8. Mac the Knife

    Logo For Me

    Is it a stylized "H," an "HF, or maybe an "If?" Not to be critical, but I honestly cannot tell.
  9. Mac the Knife

    Football and CTE

    I was going to refer you generally to CTE studies in high school and collegiate players, but Gothamite (the passionate one on the subject) as I see has beaten me to it an cited it. "Studies aren't conclusive" are the exact same three words you hear from climate change deniers. And yet, you can measure, and feel whenever you go outside, the results of what those "inconclusive" studies put forth. I don't think anyone here disputes there are life lessons (apparently spelling lessons aren't among them, but I digress ) to be learned from the sport. I didn't play at any level beyond high school, but I can agree with you on the point. But I can also argue that there's not a single one of them that couldn't be taught in the environment of another sport; most of the lessons I learned from football proved easily translatable to baseball, for example - strategy, determination, focus, teamwork, the need for physical conditioning. But not one of those necessitated my crashing into another person deliberately; in fact, in baseball the opposite was emphasized, because if you did that in the outfield, you'd ****ed up. If you want to argue that there are life lessons that football teaches but other sports cannot? Please, make a specific case. So far no one's disputing the point with you; only that those lessons can be taught by other means, in other sports. Not necessarily an emotional narrative, @Gothamite , but one based on personal experience vs. those of others. It's simply being subjective vs. objective, and for anyone who encounters anything first-hand, it's a hard separation to make.
  10. Mac the Knife

    Football and CTE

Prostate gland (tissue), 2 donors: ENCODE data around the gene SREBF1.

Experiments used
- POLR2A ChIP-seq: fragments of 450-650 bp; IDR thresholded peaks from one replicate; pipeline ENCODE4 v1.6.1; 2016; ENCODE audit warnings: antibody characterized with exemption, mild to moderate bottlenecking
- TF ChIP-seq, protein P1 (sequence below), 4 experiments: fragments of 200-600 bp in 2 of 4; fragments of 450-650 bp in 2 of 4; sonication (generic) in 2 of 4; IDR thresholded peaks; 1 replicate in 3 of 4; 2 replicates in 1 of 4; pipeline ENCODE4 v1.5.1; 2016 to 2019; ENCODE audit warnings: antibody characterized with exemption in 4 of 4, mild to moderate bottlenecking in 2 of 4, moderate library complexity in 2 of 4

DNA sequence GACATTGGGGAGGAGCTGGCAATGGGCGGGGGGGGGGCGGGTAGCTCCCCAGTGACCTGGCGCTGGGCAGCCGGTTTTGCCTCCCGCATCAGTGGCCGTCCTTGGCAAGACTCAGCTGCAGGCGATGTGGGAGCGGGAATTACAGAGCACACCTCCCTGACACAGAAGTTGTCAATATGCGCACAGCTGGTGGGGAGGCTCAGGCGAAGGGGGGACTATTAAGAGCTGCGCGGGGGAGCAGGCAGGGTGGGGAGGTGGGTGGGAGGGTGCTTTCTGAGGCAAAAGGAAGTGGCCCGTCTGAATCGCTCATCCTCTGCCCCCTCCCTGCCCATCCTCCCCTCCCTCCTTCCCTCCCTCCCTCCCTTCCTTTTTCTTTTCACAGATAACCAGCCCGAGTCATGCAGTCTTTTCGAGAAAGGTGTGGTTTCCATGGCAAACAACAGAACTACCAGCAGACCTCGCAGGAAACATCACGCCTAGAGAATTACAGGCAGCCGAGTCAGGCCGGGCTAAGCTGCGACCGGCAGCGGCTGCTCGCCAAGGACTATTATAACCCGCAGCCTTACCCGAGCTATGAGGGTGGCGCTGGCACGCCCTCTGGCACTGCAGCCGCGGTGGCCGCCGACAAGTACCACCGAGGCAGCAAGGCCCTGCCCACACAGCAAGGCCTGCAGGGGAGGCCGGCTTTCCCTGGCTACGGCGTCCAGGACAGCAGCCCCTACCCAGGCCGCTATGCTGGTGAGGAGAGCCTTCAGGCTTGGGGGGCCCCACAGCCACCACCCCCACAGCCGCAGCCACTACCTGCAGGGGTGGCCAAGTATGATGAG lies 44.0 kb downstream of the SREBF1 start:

No disagreement here, except that I'm going to disagree with two-thirds of it. Players are going to do whatever they have to in order to play, in order to keep collecting paychecks for as long as they possibly can. And no matter what, if a team thinks a player's going to help them win, that player is going to play. Here's an example: Bjorn Nittmo. Nittmo was a journeyman kicker who came to America having never played contact football. He made the Giants roster, literally not really knowing what to do until he was on the field. Nittmo figured it out, but bounced around from team to team and league to league. In total, the guy suited up for 13 different teams in five different leagues ranging from the NFL to the Arena League. Over the course of his entire career, the total extent of his physical contact with an opposing player consisted of one tackle - one - made of a ball carrier in a preseason game while trying to make the Tampa Bay Buccaneers squad. By all accounts, that one hit meanwhile had scrambled his brains for life. Amazingly, he'd go on to play for five more teams over eight years, throughout which he suffered severe memory loss and other issues caused by brain trauma. His teammates just thought he was forgetful when he'd kickoff, run off the field, then 3-4 minutes later ask a teammate if he was going to get into the game. His coaches thought him just another kicker when he behaved oddly. But he'd suffered permanent brain damage. Today, Bjorn Nittmo is a 52 year old vagabond, living somewhere in Arizona - no one's sure where, because he has a tendency to simply wander off for days, sometimes weeks on end. His wife divorced him over a decade ago after they went bankrupt due to his medical bills. On the rare occasions he sees his kids, he barely recognizes them and doesn't acknowledge his youngest is even his - because he doesn't remember the child being born. He barely remembers playing football at all. And his entire head trauma profile, related to football or anything else, came from one... single... hit. It can't be attributed to car accidents, playing soccer, or any meaningful football-related contact than that... one... hit. I agree that embracing technology is a good idea. But the other two suggestions are simply impractical without two other, significant changes, neither of which the NFL would go for: First - forget about the 53 man roster. Allow a 90 man Active List through a team's 4th regular season game, and a 75-man Active List and 15-player Inactive List (simply an "Inactive" designation, without the necessity of a reason - no "Injured Reserve," "Reserve - NFI" and what-not) from that point forward. Second (and frankly, one which I think DeMaurice Smith should go to the mattresses for, period) - fully guaranteed contracts. If you sign a guy? You pay him his full salary. If he's hurt playing for you? He deserves to be paid. If he's released? It's not his fault you signed him; pay him - or at least guarantee 50% of it in event of a release. If he retires? Okay, the team's off the hook for the salary. If I'm an injured player on a 90-man overall roster who's secure enough to know I'm going to collect a check? I may want to play, but the spectre of losing my job doesn't loom so large that I'm going to risk permanent injury, be it brain trauma or a torn meniscus or whatever. And my coaches, having a significantly larger depth chart to work with, aren't going to worry nearly as much about my sitting out a week or even a month due to concussion symptoms. And if as a result of my injury someone else takes my starting spot? I'm still getting paid, though I'm likely to be traded somewhere down the road or perhaps even released. But so what? Better that than to someday be a Mike Webster, Dave Duerson, Junior Seau or Bjorn Nittmo.